It was a relatively bullish start to the year for the European majors on Monday. The CAC40 and the EuroStoxx600 saw gains of 0.68% and 0.67% respectively, while the DAX30 rose by just 0.06%.
A wrap up of the Brexit agreement and the continued vaccination across the EU supported the majors.
After the holiday season, it was the first full session for the markets to react to Britain leaving the EU with a deal.
Optimism towards a strong economic recovery also supported the European majors. The aggressive vaccination plans raised hopes of a speedier economic recovery.
Over the holidays, AstraZeneca had received approval by the UK’s MHRA. Expectations are for the EMA to eventually follow suit…
The upside on the day came in spite of the U.S rolling out tariffs on EU goods that include EU liquor and aircraft parts.
Stocks pared gains from the early part of the day, however, with the Georgia runoff and a spike in new COVID-19 cases in the U.S weighing.
It was a particularly busy day on the economic calendar. December manufacturing PMI figures for Italy and Spain were in focus. Finalized PMI numbers for France, Germany, and the Eurozone also drew attention on the day.
In December, Italy’s Manufacturing PMI increased from 51.5 to 52.8, versus a forecasted rise to 53.7. In November, the PMI had fallen from 53.8 to 51.5.
Spain’s manufacturing PMI increased from 49.8 to 51.0, versus a forecasted rise to 52.8. In November, the PMI had fallen from 52.5 to 49.8.
For France, the manufacturing PMI came in at 51.1, which was in line with a prelim 51.1 and up from a November 49.6.
Germany’s manufacturing PMI came in at 58.3, which was down from a prelim 58.6, while up from a November 57.8.
The Eurozone PMI
The Eurozone’s finalized Manufacturing PMI came in at 55.2. This was down from a prelim 55.5, while up from a November 53.8. In November, the Manufacturing PMI had fallen from 54.8 to 53.8.
According to the December survey,
- The Eurozone manufacturing PMI improved to its highest level since May 2018.
- While all three sectors recorded a further improvement, some sectors performed better than others.
- Investment goods producers recorded the strongest improvement, followed by intermediate goods.
- By contrast, only marginal strengthening in operating conditions was seen amongst consumer goods producers.
- New export orders increased markedly and to a greater extent than in November.
- While capacity pressures remained, firms on average made further cuts to staffing levels, marking a 20th consecutive month of cuts.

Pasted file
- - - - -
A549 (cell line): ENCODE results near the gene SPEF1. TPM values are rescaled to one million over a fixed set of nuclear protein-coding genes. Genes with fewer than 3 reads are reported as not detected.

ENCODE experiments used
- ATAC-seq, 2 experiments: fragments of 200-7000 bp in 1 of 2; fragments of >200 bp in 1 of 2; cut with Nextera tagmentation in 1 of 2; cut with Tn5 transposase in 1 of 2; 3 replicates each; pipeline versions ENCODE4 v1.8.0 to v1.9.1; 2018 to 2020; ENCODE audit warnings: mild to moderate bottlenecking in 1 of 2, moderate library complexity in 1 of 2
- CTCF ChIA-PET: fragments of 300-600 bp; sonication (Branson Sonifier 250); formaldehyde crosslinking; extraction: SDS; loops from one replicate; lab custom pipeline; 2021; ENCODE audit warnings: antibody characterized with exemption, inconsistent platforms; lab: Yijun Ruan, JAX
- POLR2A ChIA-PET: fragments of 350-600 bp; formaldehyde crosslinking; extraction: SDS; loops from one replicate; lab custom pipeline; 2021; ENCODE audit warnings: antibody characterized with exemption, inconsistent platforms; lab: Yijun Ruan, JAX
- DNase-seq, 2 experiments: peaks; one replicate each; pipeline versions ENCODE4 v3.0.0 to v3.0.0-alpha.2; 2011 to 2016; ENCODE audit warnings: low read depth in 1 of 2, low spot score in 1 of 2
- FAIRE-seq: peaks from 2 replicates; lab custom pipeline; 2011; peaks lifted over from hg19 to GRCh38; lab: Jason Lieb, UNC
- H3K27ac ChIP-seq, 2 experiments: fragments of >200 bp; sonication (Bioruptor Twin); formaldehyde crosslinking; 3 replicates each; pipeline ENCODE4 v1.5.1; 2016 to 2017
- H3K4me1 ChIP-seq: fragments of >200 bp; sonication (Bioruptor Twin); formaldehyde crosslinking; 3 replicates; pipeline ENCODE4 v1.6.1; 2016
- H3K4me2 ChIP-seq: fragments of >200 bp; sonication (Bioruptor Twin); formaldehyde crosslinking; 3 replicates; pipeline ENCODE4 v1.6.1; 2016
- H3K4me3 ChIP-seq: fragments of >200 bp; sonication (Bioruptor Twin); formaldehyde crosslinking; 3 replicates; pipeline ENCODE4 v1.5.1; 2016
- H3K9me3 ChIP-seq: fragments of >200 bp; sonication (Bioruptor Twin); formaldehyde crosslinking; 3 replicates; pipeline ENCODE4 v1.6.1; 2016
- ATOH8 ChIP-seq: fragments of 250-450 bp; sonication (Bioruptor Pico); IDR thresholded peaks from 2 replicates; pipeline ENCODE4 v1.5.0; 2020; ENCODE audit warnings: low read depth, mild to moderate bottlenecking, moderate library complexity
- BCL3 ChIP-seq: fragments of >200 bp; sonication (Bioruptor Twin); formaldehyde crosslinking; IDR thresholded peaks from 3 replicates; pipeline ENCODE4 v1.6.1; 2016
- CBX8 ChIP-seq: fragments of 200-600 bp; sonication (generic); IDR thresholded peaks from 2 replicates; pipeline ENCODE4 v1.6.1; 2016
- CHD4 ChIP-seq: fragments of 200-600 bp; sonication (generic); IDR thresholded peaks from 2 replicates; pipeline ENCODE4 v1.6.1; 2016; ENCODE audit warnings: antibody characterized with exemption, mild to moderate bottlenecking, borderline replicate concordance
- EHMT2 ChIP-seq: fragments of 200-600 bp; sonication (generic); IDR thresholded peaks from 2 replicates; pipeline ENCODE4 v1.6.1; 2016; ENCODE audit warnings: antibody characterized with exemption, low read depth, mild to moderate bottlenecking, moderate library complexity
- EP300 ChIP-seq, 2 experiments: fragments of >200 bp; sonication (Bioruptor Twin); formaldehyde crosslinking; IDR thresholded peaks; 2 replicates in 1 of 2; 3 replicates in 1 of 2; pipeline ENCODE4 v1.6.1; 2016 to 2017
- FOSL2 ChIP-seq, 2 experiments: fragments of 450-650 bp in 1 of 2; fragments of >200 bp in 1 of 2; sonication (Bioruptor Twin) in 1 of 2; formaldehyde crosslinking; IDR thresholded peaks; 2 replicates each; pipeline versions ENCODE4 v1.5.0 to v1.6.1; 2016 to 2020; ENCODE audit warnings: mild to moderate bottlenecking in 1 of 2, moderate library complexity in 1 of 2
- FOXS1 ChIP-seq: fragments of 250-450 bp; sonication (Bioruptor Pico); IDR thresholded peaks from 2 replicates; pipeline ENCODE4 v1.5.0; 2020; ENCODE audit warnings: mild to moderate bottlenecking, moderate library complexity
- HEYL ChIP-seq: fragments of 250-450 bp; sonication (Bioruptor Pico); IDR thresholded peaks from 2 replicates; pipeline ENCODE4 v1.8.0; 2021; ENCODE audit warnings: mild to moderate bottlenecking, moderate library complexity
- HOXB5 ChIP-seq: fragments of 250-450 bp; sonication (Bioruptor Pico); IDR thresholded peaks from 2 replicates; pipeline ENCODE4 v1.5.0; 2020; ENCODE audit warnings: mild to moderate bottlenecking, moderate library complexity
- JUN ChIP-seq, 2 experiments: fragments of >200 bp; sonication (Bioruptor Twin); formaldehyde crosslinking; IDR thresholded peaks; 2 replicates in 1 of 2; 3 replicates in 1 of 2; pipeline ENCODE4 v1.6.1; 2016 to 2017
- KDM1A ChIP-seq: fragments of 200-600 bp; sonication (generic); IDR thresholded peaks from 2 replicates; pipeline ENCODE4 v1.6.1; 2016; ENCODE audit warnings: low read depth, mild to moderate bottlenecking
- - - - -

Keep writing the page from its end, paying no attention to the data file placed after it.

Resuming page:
- In spite of this, optimism reached its highest level in nearly 3-years
By member state,
- Germany ranked 1st, with a 34-month high 58.3, with the Netherlands coming in 2nd, with a 27-month high 58.2.
- Ireland ranked 3rd with a 5-month high 57.2, while Greece sat at the bottom of the table with a 2-month high 46.9. Greece was the only member state that saw its manufacturing sector contract in December.
From the U.S
The finalized manufacturing PMI for December was also in focus.
In December, the Manufacturing PMI came in at 57.1, which was up from a prelim 56.5. In November, the PMI had risen from 53.4 to 56.7.
The Market Movers
For the DAX: It was a bearish day for the auto sector on Monday. Continental and Volkswagen slid by 3.51% and by 2.39% respectively. BMW and Daimler saw more modest losses of 0.60% and 1.54% respectively.
It was also a bearish day for the banks. Deutsche Bank fell by 2.00%, with Commerzbank declining by 0.72% on the day.
From the CAC, it was a bearish day for the banks, which gave up gains from earlier in the day. BNP Paribas and Credit Agricole fell by 0.22% and by 0.97% respectively, with Soc Gen sliding by 1.88%.
It was a mixed day for the French auto sector. Peugeot rose by 1.70%, while Renault ended the day flat.
Air France-KLM slid by 4.88%, while Airbus SE ended the day up by 0.12%.
On the VIX Index
It was back into the green after 2 consecutive days in the red for the VIX on Monday. Following a 0.09% decline on Thursday, the VIX jumped by 18.55%, to end the day at 26.97.
The NASDAQ and the S&P500 slid by 1.47% and by 1.48% respectively, with the Dow ending the day down by 1.25%.
A spike in new COVID-19 cases and market jitters ahead of the Georgia runoff left the majors in the red.